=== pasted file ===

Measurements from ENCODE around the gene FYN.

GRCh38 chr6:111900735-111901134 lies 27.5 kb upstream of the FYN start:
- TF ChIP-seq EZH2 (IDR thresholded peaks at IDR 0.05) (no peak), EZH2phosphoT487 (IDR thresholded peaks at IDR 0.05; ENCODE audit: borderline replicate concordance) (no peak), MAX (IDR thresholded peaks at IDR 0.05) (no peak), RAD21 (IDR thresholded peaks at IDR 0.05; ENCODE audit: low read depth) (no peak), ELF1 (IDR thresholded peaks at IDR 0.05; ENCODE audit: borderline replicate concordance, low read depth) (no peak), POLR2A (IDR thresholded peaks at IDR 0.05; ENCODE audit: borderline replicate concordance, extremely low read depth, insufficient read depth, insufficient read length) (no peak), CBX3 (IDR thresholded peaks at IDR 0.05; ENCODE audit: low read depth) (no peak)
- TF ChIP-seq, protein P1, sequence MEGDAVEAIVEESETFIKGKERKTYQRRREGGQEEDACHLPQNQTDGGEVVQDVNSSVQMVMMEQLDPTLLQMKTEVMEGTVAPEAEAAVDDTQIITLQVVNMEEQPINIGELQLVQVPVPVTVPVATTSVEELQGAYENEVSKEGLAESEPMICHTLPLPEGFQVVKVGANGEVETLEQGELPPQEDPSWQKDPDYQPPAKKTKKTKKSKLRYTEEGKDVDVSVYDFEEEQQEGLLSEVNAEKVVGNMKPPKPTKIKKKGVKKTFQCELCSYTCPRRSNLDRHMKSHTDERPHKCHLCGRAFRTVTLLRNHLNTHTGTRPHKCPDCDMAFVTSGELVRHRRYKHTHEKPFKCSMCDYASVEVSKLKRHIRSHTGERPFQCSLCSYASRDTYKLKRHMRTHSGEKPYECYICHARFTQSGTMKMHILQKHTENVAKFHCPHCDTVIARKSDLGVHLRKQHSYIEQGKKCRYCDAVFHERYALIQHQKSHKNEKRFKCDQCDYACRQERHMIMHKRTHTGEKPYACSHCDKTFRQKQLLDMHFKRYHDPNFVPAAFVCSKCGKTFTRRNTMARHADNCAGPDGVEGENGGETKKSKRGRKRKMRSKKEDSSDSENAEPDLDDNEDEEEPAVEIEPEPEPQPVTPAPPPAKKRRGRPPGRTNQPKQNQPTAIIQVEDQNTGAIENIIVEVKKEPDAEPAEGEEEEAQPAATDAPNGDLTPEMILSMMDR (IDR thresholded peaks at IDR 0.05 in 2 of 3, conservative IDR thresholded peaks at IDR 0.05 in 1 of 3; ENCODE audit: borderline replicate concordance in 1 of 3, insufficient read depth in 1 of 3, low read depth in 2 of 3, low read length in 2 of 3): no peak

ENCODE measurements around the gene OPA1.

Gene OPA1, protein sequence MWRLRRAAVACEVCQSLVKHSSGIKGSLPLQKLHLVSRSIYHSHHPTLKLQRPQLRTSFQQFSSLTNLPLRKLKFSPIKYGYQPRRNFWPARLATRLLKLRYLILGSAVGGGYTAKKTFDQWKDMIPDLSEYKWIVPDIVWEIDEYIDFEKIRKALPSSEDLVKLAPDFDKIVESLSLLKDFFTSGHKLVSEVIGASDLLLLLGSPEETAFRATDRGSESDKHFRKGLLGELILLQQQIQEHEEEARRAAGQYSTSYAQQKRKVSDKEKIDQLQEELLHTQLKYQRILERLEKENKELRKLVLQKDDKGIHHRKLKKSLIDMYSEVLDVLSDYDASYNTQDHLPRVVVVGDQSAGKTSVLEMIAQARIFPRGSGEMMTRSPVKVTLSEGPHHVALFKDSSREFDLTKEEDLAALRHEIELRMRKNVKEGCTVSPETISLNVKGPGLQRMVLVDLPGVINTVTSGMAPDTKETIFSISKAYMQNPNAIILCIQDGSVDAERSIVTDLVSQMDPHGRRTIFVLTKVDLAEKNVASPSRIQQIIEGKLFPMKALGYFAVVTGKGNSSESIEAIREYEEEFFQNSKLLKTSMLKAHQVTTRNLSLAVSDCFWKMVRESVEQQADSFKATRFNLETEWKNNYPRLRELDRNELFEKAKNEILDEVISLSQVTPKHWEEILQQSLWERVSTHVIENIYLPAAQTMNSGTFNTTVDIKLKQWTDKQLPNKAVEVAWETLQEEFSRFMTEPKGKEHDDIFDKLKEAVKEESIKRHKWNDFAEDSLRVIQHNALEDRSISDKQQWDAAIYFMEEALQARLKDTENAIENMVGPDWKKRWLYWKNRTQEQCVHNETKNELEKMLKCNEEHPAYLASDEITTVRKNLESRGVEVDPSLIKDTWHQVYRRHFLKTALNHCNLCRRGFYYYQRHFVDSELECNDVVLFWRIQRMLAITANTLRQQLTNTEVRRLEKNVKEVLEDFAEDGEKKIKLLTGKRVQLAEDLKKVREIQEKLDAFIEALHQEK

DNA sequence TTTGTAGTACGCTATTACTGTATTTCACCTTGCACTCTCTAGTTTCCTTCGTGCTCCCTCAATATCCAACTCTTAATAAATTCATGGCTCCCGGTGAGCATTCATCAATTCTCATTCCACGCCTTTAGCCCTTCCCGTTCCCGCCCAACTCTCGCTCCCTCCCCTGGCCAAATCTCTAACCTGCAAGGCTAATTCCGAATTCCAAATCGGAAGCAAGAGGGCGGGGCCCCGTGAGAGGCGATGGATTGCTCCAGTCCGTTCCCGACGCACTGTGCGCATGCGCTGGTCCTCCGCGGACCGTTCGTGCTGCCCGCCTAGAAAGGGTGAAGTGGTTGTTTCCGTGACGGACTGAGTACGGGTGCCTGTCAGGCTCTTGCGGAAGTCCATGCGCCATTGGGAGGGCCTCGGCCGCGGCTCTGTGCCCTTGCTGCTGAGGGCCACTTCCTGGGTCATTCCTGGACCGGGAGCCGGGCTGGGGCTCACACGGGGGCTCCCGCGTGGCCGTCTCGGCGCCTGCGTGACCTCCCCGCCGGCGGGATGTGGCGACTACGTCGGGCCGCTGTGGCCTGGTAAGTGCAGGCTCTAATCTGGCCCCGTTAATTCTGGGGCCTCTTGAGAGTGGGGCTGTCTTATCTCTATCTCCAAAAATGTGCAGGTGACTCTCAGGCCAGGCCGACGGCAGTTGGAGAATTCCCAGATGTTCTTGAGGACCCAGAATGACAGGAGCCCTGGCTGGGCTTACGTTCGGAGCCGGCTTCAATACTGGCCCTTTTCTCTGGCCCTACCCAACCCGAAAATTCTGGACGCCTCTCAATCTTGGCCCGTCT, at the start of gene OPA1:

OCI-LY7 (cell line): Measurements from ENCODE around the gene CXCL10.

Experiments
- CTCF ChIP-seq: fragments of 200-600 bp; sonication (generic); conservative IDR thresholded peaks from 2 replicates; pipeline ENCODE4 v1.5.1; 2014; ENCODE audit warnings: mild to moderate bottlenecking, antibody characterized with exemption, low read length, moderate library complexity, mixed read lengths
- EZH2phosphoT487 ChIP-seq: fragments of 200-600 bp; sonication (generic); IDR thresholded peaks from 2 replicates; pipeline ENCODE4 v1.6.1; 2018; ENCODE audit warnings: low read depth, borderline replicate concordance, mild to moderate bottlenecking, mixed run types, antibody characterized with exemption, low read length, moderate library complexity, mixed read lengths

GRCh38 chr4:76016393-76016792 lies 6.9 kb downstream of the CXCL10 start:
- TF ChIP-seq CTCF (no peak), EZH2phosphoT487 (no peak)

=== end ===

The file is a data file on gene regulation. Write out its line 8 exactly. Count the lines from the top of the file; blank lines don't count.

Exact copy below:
OCI-LY7 (cell line): Measurements from ENCODE around the gene CXCL10.